You may also check that internal variables of the method do not conflict with local ones around the old method call, but this would be rare, especially if the inlined method is really a short one.

Fowler suggests that if you encounter difficulties, like recursive methods or different return points, it is a sign that this refactoring won't be effective at this time. Other refactorings may be performed in a Mikado-like order, or the method has just to be revised in name and responsibilities but not eliminated (for now).

Example

We go the other way with respect to the previous example, inlining the method for obtaining the date. Why we do so? To fix a bad division of responsibilities, arised from a change in the specification of this class.

The requirements change is expressed as a change in the test.

<?php
class InlineMethodTest extends PHPUnit_Framework_TestCase
{
    public function testMethodExtractionShouldNotMakeThisTestFail()
    {
        $logParser = new LogParser();
        $logLine = '127.0.0.1 - - [04/30/2011:17:07:31 +0200] "GET /favicon.ico HTTP/1.1" 404 450 "-" "Mozilla"';
        $day = $logParser->getDayOfTheWeek($logLine);
        $this->assertEquals('On Saturday we got a visit from 127.0.0.1', $day);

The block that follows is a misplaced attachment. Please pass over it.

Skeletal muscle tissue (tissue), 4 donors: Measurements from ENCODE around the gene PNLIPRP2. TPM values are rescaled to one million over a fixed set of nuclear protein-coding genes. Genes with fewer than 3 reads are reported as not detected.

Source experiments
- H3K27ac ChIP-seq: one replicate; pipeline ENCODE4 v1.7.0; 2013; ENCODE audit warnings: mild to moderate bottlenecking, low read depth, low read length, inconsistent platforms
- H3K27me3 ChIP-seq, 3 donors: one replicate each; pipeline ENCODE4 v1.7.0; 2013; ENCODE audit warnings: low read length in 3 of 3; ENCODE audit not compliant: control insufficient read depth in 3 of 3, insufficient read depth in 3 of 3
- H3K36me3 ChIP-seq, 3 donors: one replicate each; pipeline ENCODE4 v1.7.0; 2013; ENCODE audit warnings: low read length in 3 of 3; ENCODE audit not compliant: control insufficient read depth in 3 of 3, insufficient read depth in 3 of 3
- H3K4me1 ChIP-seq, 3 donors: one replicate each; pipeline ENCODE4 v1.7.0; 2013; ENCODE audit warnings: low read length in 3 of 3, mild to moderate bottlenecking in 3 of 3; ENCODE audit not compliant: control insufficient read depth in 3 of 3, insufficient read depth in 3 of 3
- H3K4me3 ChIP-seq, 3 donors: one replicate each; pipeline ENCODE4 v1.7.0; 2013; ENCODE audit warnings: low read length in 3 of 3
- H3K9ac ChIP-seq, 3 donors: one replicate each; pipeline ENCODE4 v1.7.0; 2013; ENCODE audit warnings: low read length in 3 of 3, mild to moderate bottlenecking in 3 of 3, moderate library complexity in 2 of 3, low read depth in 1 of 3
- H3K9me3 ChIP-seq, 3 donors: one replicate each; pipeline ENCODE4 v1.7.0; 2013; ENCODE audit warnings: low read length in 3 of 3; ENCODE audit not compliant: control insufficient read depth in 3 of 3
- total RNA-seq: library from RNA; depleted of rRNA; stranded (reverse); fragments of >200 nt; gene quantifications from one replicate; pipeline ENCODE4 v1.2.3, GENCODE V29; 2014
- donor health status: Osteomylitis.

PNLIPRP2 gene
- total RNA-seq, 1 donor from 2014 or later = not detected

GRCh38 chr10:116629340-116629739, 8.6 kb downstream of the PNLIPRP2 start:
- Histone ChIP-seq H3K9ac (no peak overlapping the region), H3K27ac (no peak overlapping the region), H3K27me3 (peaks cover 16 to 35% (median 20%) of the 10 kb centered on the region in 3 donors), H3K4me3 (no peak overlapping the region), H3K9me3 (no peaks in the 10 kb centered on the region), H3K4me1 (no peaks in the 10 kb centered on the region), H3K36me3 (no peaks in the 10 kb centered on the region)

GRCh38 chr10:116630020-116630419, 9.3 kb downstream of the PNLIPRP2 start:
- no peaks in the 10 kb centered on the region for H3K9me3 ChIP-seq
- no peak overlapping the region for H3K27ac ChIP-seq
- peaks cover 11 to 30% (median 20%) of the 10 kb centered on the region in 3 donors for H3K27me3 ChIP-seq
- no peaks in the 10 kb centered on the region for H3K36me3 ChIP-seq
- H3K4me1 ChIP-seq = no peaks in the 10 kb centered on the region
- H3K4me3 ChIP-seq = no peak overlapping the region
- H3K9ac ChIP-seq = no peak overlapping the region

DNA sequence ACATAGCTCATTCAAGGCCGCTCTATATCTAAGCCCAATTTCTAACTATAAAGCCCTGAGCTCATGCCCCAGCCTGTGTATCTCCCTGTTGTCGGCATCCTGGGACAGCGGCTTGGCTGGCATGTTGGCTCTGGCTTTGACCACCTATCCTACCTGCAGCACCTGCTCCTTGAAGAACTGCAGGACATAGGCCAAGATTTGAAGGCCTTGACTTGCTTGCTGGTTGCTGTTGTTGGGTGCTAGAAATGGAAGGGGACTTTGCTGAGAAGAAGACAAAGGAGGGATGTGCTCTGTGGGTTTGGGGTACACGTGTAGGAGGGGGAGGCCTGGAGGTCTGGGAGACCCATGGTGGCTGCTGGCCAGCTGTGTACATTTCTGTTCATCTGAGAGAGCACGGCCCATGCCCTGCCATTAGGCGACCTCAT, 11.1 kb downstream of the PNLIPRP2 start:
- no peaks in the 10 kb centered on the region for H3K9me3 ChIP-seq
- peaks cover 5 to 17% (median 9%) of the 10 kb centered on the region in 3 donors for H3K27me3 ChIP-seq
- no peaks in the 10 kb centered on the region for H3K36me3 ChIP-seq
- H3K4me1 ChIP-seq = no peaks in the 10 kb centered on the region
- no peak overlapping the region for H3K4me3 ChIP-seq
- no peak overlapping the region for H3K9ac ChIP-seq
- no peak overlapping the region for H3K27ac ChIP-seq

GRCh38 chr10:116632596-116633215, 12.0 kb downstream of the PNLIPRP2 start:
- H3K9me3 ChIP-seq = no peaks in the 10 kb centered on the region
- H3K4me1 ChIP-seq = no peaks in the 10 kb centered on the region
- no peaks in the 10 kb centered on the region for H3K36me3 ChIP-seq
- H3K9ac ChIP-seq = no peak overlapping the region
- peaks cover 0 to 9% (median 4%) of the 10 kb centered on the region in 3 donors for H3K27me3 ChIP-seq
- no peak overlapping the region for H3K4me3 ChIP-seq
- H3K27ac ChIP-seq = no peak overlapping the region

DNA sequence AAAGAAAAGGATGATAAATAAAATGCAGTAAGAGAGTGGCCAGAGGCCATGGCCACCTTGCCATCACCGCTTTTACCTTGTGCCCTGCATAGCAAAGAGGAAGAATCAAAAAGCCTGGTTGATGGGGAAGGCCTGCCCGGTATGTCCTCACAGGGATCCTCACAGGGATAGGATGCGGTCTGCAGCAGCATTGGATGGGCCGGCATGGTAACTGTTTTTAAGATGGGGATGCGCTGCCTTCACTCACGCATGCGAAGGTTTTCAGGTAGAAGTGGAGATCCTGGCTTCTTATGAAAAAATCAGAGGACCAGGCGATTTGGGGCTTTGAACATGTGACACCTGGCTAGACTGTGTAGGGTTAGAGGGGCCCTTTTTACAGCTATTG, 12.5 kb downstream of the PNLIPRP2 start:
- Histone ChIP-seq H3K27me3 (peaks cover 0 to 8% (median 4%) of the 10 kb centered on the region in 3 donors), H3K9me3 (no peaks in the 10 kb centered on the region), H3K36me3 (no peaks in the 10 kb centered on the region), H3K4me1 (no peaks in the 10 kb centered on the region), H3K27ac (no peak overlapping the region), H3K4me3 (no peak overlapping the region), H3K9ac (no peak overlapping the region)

}
}

class LogParser
{
    public function getDayOfTheWeek($logLine)
    {
        $date = $this->getDate($logLine);
        return 'On ' . $date->format('l') . ' we got a visit';
    }

    /**
     * @return DateTime
     */
    private function getDate($logLine)
    {
        preg_match('([0-9]{2}/[0-9]{2}/[0-9]{4})', $logLine, $matches);
        return new DateTime($matches[0]);
    }
}

We temporarily bring the test back to refactor: always refactor in a green state if you're not very confident. A green bar is easier to read and maintain in its state that a red bar with only 1 currently failing test.

<?php
class InlineMethodTest extends PHPUnit_Framework_TestCase
{
    public function testMethodExtractionShouldNotMakeThisTestFail()
    {
        $logParser = new LogParser();
        $logLine = '127.0.0.1 - - [04/30/2011:17:07:31 +0200] "GET /favicon.ico HTTP/1.1" 404 450 "-" "Mozilla"';